Several of our technicians attended classes on brake diagnostics, engine performance, and diagnosing electrical issues three consecutive nights from 6:00 t0 10:00 p.m.
One of our three of our ASE Master Certified L-1 technicians, Michael Nowlin is servicing a Ford truck.
One of my service advisors attended a four-hour class on diesel maintenance for vehicles and trucks.
I took one of our service advisors to VISION, our industry ‘s premier training program in Kansas City for technical and shop training. It lasted four days and attended classroom sessions on such things as improving communication with customers and technicians, creating more efficient shop operations, and using technology.
Over 2000 technicians, service advisors, and shop owners attended Vision in Kansas City this year.
Sybren went to Washington state for three days of management -training and visited shops in the Seattle-Bremerton area.
And that’s not all.
In addition to the outside training, we have weekly employee meetings. Recently, we did a demonstration with our service advisors and showed them how carbon builds up on valves of all gasoline direct injected engines. There is a new treatment available for that and virtually every car with gasoline direct injection (GDI) will develop problems and there are over 4,000 models with GDI engines. Seeing is believing. Now our service team can truly advise our customers with confidence if their GDI engine develops issues.
That, of course, does not include all the training that our technicians do for one another. After all, no one is teaching classes on how to rebuild carburetors these days. But our technicians help each other and coach each other, especially when it comes to something challenging, something built before they were born, or something truly unusual.
Continuous learning and Kaizen is absolutely essential as cars and the world changes. For us in the automotive industry, we really like to see how things work. We like to take things apart and put them back together. We think with our hands, and our hands are our best tools. We like to make things go. We like to help people have reliable transportation and we want to understand the newest technologies that do that. Bottom line? We like to fix stuff. We can fix anything. We just happen to fix cars. Why?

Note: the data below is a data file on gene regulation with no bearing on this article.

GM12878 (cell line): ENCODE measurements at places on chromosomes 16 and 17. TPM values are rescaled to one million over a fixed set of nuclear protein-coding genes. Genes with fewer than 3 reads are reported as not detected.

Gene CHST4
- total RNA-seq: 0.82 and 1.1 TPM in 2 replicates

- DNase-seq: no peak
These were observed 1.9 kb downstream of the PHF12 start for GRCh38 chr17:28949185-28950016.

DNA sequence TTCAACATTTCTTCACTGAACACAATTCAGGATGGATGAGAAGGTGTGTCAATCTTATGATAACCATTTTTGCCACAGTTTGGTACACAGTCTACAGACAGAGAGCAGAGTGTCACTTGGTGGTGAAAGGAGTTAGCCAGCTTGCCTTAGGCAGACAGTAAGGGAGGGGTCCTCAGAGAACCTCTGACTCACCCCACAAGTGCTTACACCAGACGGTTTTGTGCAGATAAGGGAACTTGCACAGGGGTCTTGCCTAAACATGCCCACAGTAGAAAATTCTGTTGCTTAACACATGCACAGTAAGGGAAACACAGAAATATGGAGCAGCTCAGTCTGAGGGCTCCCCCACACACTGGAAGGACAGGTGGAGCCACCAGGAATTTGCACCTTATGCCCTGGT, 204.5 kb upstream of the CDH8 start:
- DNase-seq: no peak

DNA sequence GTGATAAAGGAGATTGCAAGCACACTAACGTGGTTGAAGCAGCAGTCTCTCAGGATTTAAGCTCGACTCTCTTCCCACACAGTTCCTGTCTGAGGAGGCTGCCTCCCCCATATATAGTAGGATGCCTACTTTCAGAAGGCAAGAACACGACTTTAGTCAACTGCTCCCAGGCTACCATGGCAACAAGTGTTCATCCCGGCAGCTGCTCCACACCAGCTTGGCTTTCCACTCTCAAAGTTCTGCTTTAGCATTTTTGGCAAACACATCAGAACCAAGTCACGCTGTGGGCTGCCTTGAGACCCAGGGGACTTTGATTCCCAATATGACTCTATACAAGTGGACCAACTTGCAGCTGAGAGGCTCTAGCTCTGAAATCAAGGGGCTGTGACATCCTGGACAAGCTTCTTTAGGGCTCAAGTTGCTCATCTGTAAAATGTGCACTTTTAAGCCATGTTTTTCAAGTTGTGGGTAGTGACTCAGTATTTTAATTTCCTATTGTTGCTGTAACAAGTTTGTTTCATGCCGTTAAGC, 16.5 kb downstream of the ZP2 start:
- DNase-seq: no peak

Because we believe that cars are key to our independence.
Here is a letter that Kathryn and Sybren mailed to the governor of Texas
Dear Governor Abbott,
My name is Kathryn van der Pol and my family owns one of the longest operating repair shops in Houston, Texas.
Our business was established in 1946 and we have been doing safety inspections for a long time. We are writing to explain why we think you should vote NO to SB 1588, the bill that would end the Texas Safety Inspection program.
First, I am going to describe three areas where current law is not stringent enough. Secondly, I am going to examine the arguments that Senator Huffines and others have used to justify its passage, and finally I have attached some photos.
Under current standards for TSI (Texas State Inspection), there is no requirement to inspect suspension or the undercarriage of the vehicle. What the state standard does inspect is looseness in the steering wheel. A standard size 14” steering wheel on a vehicle only fails if it has more than three inches of play. Play means excessive movement before the wheel turns. Groans and moans from the steering wheel do not fail a vehicle either. The effect of this means that citizens can be driving a potentially unsafe vehicle.
The current standard for play in the steering wheel is not a “safety” standard; it is a lack of a standard. It certainly does not meet industry standards.